So, we’re back home from the GBs and I can’t help myself but to comment on the experience. Butlins in Bognor Regis doesn’t exactly sound classy and snob I ain’t, but it was with a little trepidation that I drove down to the bottom of Bognor.
We stayed off site because when I looked at prices Butlins were quoting near £500 for a three night stay. I only wanted one night but that didn’t seem possible, you had to book out your room for the duration of the championships – nice one Butlins, saved you lots on housekeeping! Still, the cost led me to believe that the cheap seaside resort for Britain’s working class had become gentrified in the way of Hackney and Shoreditch. For the cost I was expecting CenterParcs and was half regretting my sensible and rather adult decision to leave my children at home (the older one in school actually) and deny them this experience.
So, small in support but here nevertheless, I was congratulating myself for being organised for once. In a plastic wallet for safekeeping I had the precious day pass thus avoiding the hullabaloo and stress of falling foul of Butlins’ capacity number. I also was pretty pleased with myself for booking the nearest hotel to Butlins. The girl at check-in told me we were a 5 minute walk along the beach front. How delighted I was. Result – I saved on Butlins’ astromical rates, bought myself a day pass which wasn’t that bad and was now saving on parking and getting a nice brisk walk along the seafront thrown into the bargain.
It was a 5-10 minute walk along the seafront. The sea was to the left of us and to the right was a 8ft perimeter fence to keep the inmates in or perhaps those pesky working classes from Essex out. With a heavy heart I knew it was Butlins even before I checked on my phone that we hadn’t set off in the wrong direction. The day entry gate made you feel like a pauper, ‘We cannot afford to stay in your good establishment but please sir may we just come in for a few hours, we promise to be gone by 8pm?’
Alas, it was still the same Butlins it always was (except I’ve never been to one before so perhaps there is a bit of a snob in my background); poor man’s Las Vegas with all the ‘amusements’ and fast food outlets – I thought Irish dancers were now seen as elite athletes! Those who were staying there didn’t rate it much either but perhaps thought the proximity to the competition was worth it. I have to admit though, the auditorium where my daughter danced looked the part. The big scary backdrop to the stage reminding us of the occasion rather than the venue, brought a tear to my very proud eye and for a little while I could forget where I was and enjoy the splendour.
I can’t say anything about other competitions on Friday, but my daughter’s one was run very well. We were lucky that we were on so early in the weekend as it was very un-feis-like from the amiable security person checking wrist bands to the calmness of the personnel side stage. It would be interesting to hear if it stayed like this for the duration. The only bug bear were the parents and teachers who would insist on going down to the front when their child/protégé was performing and in doing so would completely block the view of other parents whose child was also on stage whilst they hopped, spun, counted the steps and pointed to the ceiling (obviously the adults not the children). Anyway, aside from that and a few kid spectators whose behaviour suggested they did not want to be there because the pull of the ‘tack’ outside was too great, all was good. She danced, she made no mistakes, she used the stage and she did well. Proud mummy moment.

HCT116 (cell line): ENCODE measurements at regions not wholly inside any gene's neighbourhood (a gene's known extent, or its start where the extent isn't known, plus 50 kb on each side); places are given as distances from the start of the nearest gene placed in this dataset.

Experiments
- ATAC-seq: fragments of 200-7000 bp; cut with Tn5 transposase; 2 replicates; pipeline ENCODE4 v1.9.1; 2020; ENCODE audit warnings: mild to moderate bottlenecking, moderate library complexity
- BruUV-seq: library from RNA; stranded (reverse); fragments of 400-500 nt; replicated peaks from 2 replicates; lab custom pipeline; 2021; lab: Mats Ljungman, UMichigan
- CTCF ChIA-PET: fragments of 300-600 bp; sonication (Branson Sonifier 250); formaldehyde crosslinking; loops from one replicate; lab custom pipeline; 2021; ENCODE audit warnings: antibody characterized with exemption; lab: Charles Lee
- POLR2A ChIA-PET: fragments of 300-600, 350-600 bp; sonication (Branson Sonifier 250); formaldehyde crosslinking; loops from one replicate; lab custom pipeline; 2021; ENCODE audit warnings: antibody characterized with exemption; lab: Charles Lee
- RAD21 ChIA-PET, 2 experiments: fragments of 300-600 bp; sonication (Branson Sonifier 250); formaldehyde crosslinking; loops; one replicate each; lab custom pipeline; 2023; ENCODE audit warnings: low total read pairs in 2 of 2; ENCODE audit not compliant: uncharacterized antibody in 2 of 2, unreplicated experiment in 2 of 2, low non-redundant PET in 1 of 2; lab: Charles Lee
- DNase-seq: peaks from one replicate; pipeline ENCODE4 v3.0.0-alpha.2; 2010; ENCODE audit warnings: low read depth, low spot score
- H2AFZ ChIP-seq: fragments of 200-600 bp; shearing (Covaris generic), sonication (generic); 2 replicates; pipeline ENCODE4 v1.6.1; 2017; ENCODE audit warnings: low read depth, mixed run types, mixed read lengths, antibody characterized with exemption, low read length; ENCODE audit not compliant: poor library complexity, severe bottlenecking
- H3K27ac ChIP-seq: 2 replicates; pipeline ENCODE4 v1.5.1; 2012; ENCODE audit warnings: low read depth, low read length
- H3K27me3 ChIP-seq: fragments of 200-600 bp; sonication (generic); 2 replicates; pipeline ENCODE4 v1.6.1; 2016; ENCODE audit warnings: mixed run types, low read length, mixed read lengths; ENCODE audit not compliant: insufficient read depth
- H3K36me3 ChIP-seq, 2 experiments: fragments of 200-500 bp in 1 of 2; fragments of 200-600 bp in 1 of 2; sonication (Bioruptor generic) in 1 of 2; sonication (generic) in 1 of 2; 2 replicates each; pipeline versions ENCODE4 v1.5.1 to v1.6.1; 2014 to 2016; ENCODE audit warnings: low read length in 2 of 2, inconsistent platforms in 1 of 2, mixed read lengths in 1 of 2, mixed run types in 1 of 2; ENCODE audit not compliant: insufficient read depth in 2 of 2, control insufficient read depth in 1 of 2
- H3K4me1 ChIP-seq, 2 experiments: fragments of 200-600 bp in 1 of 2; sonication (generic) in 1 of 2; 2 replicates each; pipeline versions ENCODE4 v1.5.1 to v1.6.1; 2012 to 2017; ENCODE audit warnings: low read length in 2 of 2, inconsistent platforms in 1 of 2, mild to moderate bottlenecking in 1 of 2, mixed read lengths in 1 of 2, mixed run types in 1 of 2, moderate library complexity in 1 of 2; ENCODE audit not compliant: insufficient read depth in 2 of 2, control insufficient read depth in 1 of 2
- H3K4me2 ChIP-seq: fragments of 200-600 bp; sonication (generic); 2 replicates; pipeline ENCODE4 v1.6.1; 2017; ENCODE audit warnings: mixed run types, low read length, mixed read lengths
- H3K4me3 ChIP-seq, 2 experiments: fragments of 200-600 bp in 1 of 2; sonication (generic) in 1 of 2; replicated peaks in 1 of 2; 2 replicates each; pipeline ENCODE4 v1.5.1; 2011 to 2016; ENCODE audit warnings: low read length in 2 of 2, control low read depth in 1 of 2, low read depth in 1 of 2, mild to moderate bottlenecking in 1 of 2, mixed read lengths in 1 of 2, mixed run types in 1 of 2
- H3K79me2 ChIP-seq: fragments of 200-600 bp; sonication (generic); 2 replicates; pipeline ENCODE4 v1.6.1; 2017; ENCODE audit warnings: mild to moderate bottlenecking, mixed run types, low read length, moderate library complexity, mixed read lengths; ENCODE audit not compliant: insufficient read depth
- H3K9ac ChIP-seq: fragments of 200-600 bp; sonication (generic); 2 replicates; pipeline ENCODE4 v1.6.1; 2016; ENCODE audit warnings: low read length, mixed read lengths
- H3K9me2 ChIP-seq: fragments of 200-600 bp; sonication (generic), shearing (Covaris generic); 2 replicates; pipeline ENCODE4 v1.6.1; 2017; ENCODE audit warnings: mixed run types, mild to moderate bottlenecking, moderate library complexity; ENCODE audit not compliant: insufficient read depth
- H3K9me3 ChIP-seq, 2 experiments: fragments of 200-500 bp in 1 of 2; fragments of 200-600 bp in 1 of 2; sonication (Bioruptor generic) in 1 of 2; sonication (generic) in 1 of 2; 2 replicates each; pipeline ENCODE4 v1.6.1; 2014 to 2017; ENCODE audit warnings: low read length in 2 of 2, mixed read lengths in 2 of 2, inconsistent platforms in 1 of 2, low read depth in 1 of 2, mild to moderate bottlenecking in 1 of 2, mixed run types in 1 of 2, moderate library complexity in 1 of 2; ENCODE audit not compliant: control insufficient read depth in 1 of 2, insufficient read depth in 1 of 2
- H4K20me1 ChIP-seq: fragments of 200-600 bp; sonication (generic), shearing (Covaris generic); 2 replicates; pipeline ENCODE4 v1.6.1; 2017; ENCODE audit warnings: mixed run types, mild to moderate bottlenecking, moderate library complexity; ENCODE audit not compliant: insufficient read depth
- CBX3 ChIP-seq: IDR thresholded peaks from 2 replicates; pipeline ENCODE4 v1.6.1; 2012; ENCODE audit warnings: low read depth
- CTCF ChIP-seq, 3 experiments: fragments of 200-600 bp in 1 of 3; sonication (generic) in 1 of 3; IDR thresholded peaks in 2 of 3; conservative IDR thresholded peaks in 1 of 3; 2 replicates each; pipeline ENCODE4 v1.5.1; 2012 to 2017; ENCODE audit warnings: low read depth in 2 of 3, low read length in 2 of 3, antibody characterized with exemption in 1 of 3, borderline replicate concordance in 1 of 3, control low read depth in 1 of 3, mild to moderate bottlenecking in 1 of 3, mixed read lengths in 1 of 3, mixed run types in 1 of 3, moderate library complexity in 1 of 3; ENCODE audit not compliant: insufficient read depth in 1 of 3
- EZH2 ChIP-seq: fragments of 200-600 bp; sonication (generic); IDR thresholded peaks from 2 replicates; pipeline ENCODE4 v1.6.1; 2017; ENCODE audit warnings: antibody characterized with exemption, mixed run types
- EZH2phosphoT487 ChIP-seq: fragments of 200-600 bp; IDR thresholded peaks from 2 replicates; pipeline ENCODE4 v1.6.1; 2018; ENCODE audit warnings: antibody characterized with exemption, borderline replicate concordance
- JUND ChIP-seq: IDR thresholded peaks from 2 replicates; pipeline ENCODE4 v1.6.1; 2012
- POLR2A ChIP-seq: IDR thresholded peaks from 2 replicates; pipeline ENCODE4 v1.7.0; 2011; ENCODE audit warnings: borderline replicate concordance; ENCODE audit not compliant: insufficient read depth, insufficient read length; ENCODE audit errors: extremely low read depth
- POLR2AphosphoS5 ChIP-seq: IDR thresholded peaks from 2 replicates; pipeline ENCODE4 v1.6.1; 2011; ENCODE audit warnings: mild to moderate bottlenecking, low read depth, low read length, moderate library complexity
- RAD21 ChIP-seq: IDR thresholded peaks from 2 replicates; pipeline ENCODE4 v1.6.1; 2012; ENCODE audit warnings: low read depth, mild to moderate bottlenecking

Time then for the pesky day visitors to have some Butlins’ fun. Except it wasn’t, rides closed at 4pm and the pool, whose flumes teased us that morning from the other side of the perimeter fence, closed at 5pm. Nothing for it but to sneak into the panto knowing we would be breaking our curfew. We watched probably a quarter of the show (which actually was really funny) and then panic set in. What if the little gate for the poor people (us) was locked at 8pm? Thankfully my angst at being locked in must have come across to my daughter as she agreed we better leave and we sped to the gate where thankfully the guard was still on duty and let us escape, sorry leave. A quick run along the beach front, it was now dark and quite scary, we were soon in bed with a hot chocolate divided into two mugs – this is what Irish dancing has done to us financially, day visitor at Butlins isn’t the half of it.
As I said, back home now with a lovely medal and a feeling of immense pride. To dance at the GBs is an amazing achievement and I am truly blessed to have a daughter who is healthy enough to dance and has found a passion so young.
Will we go back to Butlins next year? You bet (if her teachers think she is still good enough) but I think we’ll be going through the pauper’s gate again.